Many users’ Klout scores went up, which made them happy. Justin Bieber’s went from 100 to 92, which is cause enough for worldwide trending. Klout’s update led me to share some of my ideas, and here goes…
The idea of Klout is a noble one – a measurement of one’s social media influence. But it is troubled to say the least. First off, Klout isn’t out to just make the world a better place, it’s a business and it’s business is to identify users interested to help promote brands and products. Klout calls them “Perks”. When users sign up for Perks, they may get some samples, trials, freebies, swag, etc… The idea is that the user now takes to their social platforms to broadcast their experience and experience with the product or brand. So what’s wrong with that? Nothing.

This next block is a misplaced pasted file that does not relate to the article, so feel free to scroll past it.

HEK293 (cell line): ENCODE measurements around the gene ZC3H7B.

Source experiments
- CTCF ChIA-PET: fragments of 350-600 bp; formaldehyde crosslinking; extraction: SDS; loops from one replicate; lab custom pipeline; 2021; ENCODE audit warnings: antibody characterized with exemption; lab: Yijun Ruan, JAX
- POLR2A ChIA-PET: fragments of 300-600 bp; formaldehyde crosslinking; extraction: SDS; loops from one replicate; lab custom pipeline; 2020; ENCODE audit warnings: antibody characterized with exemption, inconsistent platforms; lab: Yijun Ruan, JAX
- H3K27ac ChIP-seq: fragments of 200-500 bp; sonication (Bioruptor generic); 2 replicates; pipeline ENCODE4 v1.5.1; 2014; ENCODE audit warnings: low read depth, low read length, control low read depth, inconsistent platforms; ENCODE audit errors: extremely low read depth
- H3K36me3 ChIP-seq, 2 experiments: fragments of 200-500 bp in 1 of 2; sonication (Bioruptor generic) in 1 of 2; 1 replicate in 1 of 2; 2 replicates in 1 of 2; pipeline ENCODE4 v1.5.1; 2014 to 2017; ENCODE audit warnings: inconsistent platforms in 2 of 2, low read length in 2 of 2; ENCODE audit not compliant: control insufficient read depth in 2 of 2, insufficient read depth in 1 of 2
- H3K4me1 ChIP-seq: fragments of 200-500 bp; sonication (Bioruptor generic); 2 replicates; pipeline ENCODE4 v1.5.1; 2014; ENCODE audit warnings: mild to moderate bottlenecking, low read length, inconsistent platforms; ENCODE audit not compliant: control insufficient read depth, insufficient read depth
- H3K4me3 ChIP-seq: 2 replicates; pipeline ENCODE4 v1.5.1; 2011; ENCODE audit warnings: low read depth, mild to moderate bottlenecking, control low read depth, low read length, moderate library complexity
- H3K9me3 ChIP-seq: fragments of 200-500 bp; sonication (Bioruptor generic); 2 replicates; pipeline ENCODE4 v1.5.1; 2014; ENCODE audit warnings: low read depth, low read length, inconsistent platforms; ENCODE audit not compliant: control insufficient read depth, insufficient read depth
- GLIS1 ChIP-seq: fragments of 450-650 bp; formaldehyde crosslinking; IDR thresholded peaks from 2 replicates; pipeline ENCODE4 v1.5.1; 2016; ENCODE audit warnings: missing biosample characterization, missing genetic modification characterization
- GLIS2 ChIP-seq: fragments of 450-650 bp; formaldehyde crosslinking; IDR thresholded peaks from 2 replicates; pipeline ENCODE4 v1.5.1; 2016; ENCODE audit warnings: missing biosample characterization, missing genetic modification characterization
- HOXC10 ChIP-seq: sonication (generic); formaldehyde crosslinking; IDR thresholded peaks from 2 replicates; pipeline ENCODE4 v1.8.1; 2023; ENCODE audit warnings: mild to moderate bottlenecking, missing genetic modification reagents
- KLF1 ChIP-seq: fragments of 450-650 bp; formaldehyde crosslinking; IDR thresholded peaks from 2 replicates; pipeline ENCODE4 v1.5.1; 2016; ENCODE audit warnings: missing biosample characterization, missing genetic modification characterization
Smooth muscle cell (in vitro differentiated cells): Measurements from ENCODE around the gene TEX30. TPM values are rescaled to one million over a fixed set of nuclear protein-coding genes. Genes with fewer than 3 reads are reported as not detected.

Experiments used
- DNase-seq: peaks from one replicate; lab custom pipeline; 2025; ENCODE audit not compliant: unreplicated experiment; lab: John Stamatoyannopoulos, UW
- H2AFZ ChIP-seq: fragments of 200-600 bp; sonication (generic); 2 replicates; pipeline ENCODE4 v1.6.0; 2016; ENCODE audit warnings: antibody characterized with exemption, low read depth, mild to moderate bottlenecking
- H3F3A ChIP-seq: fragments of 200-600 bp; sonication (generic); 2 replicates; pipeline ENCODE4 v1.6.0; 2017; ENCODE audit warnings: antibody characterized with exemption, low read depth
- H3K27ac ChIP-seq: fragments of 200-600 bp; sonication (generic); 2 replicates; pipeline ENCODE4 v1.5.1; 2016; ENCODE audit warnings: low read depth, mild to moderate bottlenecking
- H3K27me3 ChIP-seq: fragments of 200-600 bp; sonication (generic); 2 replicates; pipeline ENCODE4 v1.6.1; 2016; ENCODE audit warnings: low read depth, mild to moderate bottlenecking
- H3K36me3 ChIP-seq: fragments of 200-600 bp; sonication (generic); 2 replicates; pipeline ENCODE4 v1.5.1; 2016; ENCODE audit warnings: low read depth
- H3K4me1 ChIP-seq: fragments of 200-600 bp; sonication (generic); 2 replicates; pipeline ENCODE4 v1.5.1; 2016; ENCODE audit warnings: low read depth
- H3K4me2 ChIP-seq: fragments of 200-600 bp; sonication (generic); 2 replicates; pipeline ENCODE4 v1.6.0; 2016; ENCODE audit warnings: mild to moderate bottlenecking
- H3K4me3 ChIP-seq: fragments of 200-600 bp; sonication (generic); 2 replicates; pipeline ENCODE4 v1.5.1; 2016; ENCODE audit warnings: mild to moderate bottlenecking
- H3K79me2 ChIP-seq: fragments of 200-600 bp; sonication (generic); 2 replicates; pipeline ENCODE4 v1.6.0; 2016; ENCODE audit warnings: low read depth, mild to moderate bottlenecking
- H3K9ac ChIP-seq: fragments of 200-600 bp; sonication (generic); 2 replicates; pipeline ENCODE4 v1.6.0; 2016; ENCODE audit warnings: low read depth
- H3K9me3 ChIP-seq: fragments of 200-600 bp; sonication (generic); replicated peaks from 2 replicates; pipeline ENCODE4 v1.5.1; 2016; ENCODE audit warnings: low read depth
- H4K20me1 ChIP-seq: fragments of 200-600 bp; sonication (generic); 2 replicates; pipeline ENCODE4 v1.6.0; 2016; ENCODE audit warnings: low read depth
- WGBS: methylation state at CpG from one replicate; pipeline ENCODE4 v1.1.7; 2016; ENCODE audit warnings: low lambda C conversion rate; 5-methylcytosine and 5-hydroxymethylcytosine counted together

But Klout’s measurement, is for its own purpose, not yours. If you have a high Klout score, all this means is that you are potentially more useful to Klout than someone else. Congratulations.
Klout’s (secret) algorithm for determining your social influence (a whole other story) is irrelevant. It doesn’t matter how it does it, when you know why it does it. The other fatal, major issue I have with it is that users can give Klout points to other users based on their completely subjective assessment of perceived expertise on a given topic. So I can award you “+K” for your expertise on “relationships” for example. And your score goes up. Again, all this serves only Klout and it’s perceived value for users to reinforce the system with virtual back pats. It’s kind of like foursquare points – they only have meaning inside the platform and mean that you use foursquare a lot (but I am a strong foursquare proponent).
So all in all, Klout isn’t “bad. It seems, at a glance, to fulfill a need; the need to quantify social influence and relevance. In reality, it does fill a need. But that need is focused on Klout’s business model, and not you or your influence.